All new for 92, there is big new again for this year's Seville: the new Northstar four-cam, 32-valve V-8 engine. A solid 295 horsepower makes k the fastest sedan built in America.

Even ff you want just the base Seville with the plain 200-horsepower engine, there are other new items, including dual air bags and multi-link suspension. Again, it's the STS that receives the latest gadget a Road Sensing Suspension that allows each shock to respond individually. The STS also has Cadillac's most sophisticated traction-control system, which is great for going in snow, although it lacks a manual override.

The front-drive Seville offers ample luxury, including a smooth electronically controlled automatic transmission. All this is yours for around $36,000 in base form. The STS, the real sport sedan with its firmer suspension, will cost about an extra $6,000.

BMW 7401

The Germans are launching a counterattack against Lexus and infiniti. By replacing the aging 12-valve, iron block, 3.5-liter inline six-cylinder engine, the 735 turns into the 740i. The 7-Sedes gains in power, smoothness, quietness, and perhaps even fuel economy. It now has 282 brandnew horsepower.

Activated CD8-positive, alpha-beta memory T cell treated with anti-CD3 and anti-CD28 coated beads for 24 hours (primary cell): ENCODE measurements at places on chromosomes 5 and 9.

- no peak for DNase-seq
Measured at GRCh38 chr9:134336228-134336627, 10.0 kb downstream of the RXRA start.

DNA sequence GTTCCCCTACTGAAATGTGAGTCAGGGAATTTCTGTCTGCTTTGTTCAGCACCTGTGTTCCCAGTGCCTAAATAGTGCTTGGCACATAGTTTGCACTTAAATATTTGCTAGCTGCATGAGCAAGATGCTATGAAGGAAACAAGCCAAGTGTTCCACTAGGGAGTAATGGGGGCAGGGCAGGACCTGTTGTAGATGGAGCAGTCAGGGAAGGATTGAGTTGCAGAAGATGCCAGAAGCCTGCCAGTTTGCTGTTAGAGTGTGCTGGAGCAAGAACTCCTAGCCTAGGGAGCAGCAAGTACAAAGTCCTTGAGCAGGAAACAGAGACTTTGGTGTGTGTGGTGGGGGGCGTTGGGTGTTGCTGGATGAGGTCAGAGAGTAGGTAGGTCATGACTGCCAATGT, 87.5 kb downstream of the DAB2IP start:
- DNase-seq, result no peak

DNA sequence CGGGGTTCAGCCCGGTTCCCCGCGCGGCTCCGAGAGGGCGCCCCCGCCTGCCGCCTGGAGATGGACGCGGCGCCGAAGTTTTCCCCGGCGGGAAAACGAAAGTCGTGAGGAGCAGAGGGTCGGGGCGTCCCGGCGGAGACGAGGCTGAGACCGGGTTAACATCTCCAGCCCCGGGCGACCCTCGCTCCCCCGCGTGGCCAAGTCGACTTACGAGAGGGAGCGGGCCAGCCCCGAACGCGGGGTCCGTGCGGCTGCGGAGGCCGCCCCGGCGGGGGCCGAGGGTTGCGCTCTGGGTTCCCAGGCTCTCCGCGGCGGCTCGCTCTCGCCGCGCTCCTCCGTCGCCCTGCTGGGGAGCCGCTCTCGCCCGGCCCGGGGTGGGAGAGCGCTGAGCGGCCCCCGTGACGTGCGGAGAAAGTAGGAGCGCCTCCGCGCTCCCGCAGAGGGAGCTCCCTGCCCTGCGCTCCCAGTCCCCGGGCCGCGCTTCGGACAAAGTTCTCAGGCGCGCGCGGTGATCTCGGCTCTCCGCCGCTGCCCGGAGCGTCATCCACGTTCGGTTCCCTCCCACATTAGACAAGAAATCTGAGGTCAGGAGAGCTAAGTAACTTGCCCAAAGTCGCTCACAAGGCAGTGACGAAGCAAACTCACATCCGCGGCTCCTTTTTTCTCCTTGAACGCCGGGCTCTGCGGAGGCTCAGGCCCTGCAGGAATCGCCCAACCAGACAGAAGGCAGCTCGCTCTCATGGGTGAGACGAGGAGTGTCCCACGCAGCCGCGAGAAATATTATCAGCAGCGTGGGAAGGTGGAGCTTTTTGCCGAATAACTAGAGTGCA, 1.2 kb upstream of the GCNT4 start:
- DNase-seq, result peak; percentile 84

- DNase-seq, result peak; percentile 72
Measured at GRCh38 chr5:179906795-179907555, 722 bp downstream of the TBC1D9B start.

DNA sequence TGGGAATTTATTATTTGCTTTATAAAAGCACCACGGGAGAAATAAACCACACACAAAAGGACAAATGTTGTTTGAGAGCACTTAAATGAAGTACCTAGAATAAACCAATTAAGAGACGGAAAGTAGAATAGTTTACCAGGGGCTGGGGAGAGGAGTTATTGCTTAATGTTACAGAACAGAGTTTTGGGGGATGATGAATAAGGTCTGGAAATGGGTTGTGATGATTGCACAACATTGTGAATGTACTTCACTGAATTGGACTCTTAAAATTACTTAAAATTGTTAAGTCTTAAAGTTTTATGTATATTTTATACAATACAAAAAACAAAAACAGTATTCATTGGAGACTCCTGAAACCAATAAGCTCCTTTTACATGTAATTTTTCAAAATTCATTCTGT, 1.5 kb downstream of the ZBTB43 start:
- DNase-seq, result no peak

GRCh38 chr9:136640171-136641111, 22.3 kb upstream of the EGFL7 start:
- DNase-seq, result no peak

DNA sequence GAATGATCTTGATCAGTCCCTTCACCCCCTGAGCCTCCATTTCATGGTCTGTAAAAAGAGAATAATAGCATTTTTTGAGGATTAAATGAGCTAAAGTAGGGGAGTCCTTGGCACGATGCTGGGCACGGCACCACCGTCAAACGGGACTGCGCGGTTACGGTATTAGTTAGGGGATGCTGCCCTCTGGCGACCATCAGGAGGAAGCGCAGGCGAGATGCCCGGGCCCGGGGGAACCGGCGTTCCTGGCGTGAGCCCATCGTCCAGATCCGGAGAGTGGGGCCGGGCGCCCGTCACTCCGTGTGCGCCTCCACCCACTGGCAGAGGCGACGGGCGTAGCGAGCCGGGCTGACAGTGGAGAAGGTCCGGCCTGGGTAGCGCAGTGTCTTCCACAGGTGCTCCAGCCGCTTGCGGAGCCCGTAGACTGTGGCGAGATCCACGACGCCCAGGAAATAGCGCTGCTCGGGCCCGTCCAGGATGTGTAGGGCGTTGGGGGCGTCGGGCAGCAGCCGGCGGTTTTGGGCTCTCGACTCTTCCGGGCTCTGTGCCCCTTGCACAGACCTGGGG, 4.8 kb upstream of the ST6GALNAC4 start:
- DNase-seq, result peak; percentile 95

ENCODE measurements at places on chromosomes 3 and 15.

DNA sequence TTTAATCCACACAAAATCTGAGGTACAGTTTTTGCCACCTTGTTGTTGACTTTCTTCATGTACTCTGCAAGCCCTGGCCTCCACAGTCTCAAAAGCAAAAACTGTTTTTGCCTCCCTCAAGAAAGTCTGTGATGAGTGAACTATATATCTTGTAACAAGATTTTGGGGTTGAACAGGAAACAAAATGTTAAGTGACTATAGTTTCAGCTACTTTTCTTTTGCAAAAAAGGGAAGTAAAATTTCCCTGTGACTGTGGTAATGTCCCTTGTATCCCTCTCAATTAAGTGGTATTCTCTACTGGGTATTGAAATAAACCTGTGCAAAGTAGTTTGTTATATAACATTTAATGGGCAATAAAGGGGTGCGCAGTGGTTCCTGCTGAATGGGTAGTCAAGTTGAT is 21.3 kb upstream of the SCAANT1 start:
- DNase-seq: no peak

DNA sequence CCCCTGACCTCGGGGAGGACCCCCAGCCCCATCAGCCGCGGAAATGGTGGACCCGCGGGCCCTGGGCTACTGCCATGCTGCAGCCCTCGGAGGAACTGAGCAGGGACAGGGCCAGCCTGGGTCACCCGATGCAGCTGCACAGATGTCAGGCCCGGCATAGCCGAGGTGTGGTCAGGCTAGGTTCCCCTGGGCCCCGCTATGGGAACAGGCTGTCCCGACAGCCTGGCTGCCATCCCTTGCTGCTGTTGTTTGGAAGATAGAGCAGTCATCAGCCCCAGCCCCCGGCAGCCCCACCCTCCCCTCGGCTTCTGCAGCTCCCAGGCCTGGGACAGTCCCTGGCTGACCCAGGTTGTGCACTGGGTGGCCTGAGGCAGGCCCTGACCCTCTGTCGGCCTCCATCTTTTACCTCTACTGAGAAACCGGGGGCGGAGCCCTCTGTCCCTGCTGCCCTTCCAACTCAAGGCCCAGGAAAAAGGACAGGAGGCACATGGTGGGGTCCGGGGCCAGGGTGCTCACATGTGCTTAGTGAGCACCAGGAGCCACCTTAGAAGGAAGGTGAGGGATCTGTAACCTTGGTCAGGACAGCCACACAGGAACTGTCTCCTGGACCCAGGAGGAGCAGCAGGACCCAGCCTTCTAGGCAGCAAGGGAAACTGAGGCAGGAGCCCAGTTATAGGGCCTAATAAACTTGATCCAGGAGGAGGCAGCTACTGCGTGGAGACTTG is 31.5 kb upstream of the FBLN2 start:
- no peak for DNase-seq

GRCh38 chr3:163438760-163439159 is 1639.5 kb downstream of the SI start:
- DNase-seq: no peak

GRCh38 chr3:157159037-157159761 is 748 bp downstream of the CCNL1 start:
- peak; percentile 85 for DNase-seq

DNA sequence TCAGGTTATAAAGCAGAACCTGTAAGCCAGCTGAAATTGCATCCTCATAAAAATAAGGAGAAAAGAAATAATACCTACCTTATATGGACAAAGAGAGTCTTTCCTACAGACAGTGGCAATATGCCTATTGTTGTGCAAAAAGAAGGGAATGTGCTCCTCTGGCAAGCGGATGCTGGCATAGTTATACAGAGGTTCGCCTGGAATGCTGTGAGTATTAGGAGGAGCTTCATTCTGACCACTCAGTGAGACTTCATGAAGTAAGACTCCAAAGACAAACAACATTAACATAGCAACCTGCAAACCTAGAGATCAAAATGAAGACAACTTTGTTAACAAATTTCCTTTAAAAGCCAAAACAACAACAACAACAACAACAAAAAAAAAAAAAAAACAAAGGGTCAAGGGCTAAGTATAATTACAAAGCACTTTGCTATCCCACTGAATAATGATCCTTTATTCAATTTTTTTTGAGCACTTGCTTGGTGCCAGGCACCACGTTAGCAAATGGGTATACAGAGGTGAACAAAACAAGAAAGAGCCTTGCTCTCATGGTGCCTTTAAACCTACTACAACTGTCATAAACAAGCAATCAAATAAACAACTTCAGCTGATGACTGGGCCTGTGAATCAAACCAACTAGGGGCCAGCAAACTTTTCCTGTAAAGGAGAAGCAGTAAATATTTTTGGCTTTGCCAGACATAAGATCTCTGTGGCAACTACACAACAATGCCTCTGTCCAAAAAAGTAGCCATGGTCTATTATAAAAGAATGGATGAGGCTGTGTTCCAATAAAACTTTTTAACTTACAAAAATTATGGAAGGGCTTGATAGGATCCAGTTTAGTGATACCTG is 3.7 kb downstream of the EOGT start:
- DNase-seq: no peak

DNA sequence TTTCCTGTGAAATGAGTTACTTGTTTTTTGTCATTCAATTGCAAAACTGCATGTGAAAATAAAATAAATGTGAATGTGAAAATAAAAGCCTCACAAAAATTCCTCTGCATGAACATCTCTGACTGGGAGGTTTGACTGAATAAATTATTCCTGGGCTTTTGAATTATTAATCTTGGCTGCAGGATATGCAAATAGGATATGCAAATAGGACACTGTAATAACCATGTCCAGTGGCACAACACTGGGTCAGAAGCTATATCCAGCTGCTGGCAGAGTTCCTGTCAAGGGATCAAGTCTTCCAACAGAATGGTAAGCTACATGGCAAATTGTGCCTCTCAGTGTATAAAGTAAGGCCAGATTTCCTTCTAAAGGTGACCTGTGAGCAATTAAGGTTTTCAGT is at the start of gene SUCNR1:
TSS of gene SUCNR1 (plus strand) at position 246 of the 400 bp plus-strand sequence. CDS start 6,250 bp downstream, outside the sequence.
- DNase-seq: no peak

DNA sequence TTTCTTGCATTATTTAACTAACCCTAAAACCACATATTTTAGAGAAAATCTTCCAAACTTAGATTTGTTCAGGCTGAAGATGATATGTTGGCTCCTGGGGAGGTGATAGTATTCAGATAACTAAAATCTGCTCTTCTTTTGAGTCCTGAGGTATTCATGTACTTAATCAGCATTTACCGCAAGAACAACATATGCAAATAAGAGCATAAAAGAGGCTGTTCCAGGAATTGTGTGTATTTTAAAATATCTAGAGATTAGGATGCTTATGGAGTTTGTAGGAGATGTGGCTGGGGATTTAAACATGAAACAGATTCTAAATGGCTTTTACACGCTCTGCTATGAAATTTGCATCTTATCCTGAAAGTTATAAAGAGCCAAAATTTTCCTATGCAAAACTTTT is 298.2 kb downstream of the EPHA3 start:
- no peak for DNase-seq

As before, there are two versions, the 740i and 740iL. The added "L" stands for long wheelbase, which stretches this rear-drive sedan out by 4-1/2 inches for rear passengers.

The top model, the 750iL, remains intact with its 296-horsepower V-12 under the hood. The extra weight of the larger engine means it's no quicker than its less expensive sibling, however. The big Bimmer also gets a passenger air bag and, for the V-8 engine, a five-speed automatic transmission. Prices start around $55,000 and climb to more than $80,000.


A new, more elegant clock enhances the interior of this luxurious sporting sedan. With its rear wheels powered by a superbly smooth and aggressive 4.5-liter, 32-valve, 278-horsepower V-8, this is among the most potent sedans available.

There are two models, the Q45 and the Q45a. The small "a" adds about $5,000 to the $45,400 base price and gives this car a "fully active suspension." In addition to dropping fuel economy well below the gas-guzzler threshold, this system produces more positive results by adjusting rapidly to the road, reducing lean in turns and nose dive during braking. If you give up the active suspension, you can get traction control instead.

In addition to refined engine power and hard-charging suspension, the (145 is replete with luxury, including generous space, filled with a choice of wool or leather upholstery and a knockout Bose audio system.